You’ve probably seen them in your car park; power points on the odd pillar or wall and a cable snaking off towards the bonnet of a car, where it’s attached to a trickle charger for the vehicle’s battery.
Strictly speaking, these residents are stealing owners corporation electricity but the costs are negligible – barely worth raising an eyebrow, let alone a motion at a committee meeting.
But hang on a minute – what if that’s not a standard battery charger it’s hooked up to? What if it’s an electric car?
Now it depends on the car, how much it’s used and what time of day the charging is taking place, but a house resident can sign up for a package from power companies like Ergon and AGL that would allow them to charge their electric cars overnight for $1 a day – maybe less.
OK, what about apartment residents? The owners corporation electricity probably isn’t on a pre-paid, off-peak plan and once two or three owners realise that, overnight, they can charge little electric runabouts they use around the city during the day, the costs start to mount.
Your committee curmudgeons are already bellowing “lock the power points and ban the blighters”. But that’s not going to wash in this day and age.
As long ago as 2013, Brisbane City Council was anticipating a time when electric charging stations would be a compulsory component of apartment block and housing development approvals.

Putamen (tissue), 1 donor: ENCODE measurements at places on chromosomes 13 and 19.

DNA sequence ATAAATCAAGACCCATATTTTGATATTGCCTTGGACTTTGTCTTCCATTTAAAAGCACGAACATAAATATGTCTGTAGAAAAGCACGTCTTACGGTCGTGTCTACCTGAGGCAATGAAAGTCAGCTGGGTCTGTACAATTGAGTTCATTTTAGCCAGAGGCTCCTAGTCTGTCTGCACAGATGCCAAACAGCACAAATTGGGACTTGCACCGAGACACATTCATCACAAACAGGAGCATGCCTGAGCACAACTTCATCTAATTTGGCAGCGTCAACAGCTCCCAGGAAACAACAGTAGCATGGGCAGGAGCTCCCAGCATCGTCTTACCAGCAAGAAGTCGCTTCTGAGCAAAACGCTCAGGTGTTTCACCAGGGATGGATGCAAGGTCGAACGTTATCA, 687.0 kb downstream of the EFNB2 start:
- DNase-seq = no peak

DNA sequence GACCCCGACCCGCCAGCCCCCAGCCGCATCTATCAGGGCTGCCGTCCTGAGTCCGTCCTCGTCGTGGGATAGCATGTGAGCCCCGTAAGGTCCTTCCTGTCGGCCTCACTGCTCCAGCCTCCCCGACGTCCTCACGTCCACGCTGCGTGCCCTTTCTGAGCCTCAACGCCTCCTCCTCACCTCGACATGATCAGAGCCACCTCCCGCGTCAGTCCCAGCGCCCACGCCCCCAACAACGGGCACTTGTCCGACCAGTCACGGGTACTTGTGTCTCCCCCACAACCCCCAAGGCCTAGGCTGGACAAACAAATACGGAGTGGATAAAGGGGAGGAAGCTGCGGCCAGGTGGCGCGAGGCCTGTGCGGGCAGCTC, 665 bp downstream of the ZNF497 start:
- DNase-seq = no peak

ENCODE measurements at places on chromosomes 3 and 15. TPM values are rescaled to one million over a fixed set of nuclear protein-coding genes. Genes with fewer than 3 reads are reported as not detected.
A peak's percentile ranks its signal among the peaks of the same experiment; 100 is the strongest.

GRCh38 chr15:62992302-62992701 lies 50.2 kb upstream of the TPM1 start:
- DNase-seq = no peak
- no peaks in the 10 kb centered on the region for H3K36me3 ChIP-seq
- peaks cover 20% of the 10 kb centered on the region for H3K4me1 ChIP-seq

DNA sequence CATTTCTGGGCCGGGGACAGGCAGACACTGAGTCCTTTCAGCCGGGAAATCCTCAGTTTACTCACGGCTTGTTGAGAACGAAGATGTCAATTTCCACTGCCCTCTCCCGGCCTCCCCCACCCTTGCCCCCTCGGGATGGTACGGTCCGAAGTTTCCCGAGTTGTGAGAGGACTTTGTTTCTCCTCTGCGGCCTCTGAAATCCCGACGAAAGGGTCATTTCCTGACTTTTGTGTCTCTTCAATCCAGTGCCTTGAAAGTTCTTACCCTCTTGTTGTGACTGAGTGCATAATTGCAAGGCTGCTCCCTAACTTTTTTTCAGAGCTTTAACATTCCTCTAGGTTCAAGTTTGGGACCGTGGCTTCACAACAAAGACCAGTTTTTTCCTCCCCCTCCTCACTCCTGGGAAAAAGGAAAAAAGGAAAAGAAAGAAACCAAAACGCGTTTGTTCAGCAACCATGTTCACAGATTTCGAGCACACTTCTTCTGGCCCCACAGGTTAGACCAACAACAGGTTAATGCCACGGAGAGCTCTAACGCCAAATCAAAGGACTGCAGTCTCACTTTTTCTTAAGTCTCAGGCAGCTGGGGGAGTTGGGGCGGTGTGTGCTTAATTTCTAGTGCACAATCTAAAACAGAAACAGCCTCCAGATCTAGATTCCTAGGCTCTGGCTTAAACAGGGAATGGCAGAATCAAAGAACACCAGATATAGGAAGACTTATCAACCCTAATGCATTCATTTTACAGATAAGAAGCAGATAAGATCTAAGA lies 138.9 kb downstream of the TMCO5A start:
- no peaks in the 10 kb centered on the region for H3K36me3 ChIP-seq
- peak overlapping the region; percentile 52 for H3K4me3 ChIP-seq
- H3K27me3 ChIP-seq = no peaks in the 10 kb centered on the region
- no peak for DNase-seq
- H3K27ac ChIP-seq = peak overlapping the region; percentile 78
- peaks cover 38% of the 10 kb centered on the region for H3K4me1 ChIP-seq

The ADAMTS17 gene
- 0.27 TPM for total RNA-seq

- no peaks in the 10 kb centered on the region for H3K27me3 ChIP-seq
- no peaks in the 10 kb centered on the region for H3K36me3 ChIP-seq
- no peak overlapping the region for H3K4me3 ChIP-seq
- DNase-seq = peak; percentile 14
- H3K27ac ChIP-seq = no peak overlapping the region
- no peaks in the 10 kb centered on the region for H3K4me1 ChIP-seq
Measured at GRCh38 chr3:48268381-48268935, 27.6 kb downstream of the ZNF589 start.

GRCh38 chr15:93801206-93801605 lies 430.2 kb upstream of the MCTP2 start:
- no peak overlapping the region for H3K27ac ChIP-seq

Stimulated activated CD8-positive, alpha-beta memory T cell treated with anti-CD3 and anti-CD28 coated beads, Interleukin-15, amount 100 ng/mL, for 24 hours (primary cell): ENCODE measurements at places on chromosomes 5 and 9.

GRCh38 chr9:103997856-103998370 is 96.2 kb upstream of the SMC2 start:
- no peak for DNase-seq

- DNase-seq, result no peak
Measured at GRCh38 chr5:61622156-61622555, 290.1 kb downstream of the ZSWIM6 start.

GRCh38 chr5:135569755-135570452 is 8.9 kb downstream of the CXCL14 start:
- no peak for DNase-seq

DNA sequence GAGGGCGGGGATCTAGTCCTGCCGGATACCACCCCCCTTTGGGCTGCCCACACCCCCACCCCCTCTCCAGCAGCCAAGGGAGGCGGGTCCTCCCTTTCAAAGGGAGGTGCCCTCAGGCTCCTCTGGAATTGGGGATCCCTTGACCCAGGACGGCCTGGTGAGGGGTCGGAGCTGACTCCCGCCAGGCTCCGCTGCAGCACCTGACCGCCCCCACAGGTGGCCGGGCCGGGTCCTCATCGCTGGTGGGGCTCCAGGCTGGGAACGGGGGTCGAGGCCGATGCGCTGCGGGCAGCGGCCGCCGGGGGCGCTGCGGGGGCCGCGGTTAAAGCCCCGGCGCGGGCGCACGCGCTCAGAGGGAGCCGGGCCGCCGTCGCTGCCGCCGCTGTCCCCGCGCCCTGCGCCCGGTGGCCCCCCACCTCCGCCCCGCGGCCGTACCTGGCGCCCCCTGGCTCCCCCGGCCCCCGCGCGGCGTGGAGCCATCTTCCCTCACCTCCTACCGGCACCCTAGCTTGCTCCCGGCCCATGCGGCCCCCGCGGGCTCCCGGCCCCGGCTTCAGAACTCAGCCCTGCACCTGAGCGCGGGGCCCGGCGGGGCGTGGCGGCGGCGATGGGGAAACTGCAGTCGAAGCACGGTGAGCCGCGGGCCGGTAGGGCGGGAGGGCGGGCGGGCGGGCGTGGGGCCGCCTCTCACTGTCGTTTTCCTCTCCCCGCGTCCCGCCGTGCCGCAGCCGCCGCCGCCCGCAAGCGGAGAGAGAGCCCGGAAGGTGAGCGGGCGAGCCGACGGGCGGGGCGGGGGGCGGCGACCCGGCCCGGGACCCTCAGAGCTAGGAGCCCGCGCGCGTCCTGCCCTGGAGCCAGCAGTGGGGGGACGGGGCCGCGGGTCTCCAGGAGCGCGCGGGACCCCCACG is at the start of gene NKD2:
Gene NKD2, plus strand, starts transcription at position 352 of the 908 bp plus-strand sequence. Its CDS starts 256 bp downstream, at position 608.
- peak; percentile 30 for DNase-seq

Only last year, announcing that it was setting up 40 fast charge stations around NSW, the NRMA said that the spread of electric cars in Australia was being stymied partly by the lack of accessible power points.
Domestically speaking, it’s not just cars that are an issue. With an ageing population, the demand for charging stations for mobility scooters can only rise. Will they be any less essential than ramps and level access in a planning application?
Getting back to those communal power points, how can a strata committee prepare their building for the new wave of electric transport?
The technology already exists for locked-off power points that can only be activated by a card or code, allowing individual owners to be charged for the electricity they use. But the cost of putting one between every two car spaces is probably prohibitive.
And what about individual fast charging points just for your car, which can fully ‘fuel’ a car in 30 minutes?
That would require three-phase electrical supply to a dedicated point, which means you are going to need permission from your owners corp – probably a special by-law – for all the electrical work and cabling.
Even if money is no object, internal politics could stymie your plans. A special resolution by-law requires a 75 per cent vote at a general meeting in most states. All you need is a dedicated cohort of climate change deniers to turn up and your plans could be in trouble.
The sensible answer might be to ask your committee to start thinking about converting a visitor parking space to a user-pays communal charging station (no local council in its right mind would object to the implied change of use from the development approval’s terms).
And there must be a few nooks and crannies where scooter charging points could be placed.
There’s lots of information about electric vehicle charging available on the internet, starting with the electriccarsguide.com.au website.
So start planning now so that when a need turns into a demand, it doesn’t come as too much of a shock.
This column originally appeared in the Australian Financial Review.